Playtime in Perspective: Getting Kids Curious About What Can Be Recycled
Play takes many forms, which can make the process of raising an eco-conscious kid seem hectic. Parents can introduce a range of activities to help inspire new ways of thinking in kids, from one-on-one parent time, to self-guided activities, to building social circles with peers and the community around them.
Focus on everyday activities that make environmentalism a habit, rather than a chore. Kids will learn to care about the planet, recycling, and combating polluting industries through the everyday learning and fun. More importantly, you have to do things that are sustainable for you and your family. Here are some ideas for ways to get started with bringing environmental consciousness into play:
Get outside: Simply enjoying time outside is good for your mental and physical health. It’s also an easy opportunity to encourage mindfulness and appreciation of nature. Your child will remember bike rides through golden-hour sunsets, observing plants from the places they grew up, and so much more than you can predict. For younger kids, there’s nothing quite like running amok through a natural playground. Older kids may enjoy more structured projects outside. Nature can spark conversations and thoughts that shape critical ways of thinking. Parents can play a part by encouraging closer observations of nature, too.
Shop around: It’s true that kids can inherit the spending, brand, and consumption choices of their families. What better way to influence the buying habits of future generations from the start, than to set them up for success? Make it a fun adventure to determine how much you need without making too much waste. Take time to shop locally at farmers’ markets, thrift stores, and other eco-friendly businesses. Think about other spending habits that are connected to consumption, like energy costs, transportation needs, and the life cycle of what you own.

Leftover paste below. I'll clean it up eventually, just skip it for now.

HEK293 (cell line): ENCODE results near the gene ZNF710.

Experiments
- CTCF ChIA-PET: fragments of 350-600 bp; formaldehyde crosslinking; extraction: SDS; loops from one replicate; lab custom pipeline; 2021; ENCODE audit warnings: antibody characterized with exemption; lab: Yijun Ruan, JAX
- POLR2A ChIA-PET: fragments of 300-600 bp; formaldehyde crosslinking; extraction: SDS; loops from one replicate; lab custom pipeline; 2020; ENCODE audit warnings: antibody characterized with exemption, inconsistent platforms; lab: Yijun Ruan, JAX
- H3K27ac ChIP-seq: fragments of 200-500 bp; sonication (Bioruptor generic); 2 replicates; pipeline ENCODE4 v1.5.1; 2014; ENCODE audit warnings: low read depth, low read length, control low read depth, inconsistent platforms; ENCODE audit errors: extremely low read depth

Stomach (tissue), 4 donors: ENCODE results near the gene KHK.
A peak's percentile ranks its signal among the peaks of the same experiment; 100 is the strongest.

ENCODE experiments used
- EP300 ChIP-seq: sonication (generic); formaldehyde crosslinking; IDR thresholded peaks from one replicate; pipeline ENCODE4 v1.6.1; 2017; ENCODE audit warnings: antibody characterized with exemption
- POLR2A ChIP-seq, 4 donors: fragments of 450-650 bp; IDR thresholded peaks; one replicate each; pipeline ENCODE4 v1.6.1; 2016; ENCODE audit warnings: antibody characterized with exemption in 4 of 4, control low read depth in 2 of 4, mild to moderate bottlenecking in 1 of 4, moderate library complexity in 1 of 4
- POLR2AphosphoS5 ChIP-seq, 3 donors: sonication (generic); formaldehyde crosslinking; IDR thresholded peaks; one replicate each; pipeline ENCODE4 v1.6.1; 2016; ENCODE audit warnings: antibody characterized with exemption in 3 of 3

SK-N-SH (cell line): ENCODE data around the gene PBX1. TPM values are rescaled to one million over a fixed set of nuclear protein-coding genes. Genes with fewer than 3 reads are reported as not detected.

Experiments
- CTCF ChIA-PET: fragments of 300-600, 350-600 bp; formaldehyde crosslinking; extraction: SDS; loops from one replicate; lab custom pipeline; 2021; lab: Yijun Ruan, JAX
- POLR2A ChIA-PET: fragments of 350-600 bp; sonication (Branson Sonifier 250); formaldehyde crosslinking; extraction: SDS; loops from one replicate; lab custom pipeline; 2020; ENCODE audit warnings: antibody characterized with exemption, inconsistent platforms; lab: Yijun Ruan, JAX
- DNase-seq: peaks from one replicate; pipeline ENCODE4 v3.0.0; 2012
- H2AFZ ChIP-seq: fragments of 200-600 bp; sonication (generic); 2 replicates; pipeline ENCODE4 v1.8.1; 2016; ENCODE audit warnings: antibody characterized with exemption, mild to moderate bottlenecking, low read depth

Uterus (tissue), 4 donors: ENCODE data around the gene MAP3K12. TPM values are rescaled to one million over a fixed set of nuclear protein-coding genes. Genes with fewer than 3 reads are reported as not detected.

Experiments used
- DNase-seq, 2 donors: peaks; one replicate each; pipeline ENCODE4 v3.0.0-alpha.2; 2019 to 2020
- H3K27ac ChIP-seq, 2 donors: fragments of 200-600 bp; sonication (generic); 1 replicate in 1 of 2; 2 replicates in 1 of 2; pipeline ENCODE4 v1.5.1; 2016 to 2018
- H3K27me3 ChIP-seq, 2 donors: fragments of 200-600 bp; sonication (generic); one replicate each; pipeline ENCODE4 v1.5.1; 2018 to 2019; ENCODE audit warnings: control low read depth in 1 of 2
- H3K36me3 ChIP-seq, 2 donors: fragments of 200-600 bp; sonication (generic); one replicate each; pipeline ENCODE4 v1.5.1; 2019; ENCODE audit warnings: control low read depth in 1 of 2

- Make friends: Search for environmentally conscious groups in your neighborhood, and make it a date! Few things are better than time spent with friends, family, and loved ones. Kids are easily influenced by the behaviors and perceptions of their peers. Encouraging environmentalism as a social habit will get kids curious about taking care of the planet to better their relationships and role as an activist.
Ultimately, you want to empower kids to enjoy nature, ask questions, and take meaningful steps to solve problems. When the world’s issues are important to you, chances are, they’re going to matter to your kids, too.
Pass Down the Importance of a Clean Ocean
We all want the best for our kids, which means setting them up for success in different ways. Let’s not exclude a healthy planet and clean ocean from that. What we do with kids now will make a difference in generations of kids to come. Raising kids to protect ocean life and the endangered ecosystems of the planet is something we can do one step at a time. At Socktopus, Ink, we are changing things one sock at a time.
Our plan is to create fun socks made of recycled water bottles, to address the issue of plastic in the ocean. Every sock is made of 100% recycled plastic, which is turned into cozy and colorful fibers for durable socks. Kids and parents will love the Socktopus, Ink. crew: Bubbles, Bobtopus, Shelldon, and the rest of the crew will be a reminder that the solution to pollution is at our feet. A clean ocean can start with a daily reminder that ocean life needs protection from human activity.
No one can bear the burden of the world’s problems alone. When you support ethical clothing companies and make sustainable purchases, you automatically lower your average impact as a consumer, and inspire your kids to do the same. It’s important to practice what you preach if you want to pass on values like living on a clean planet.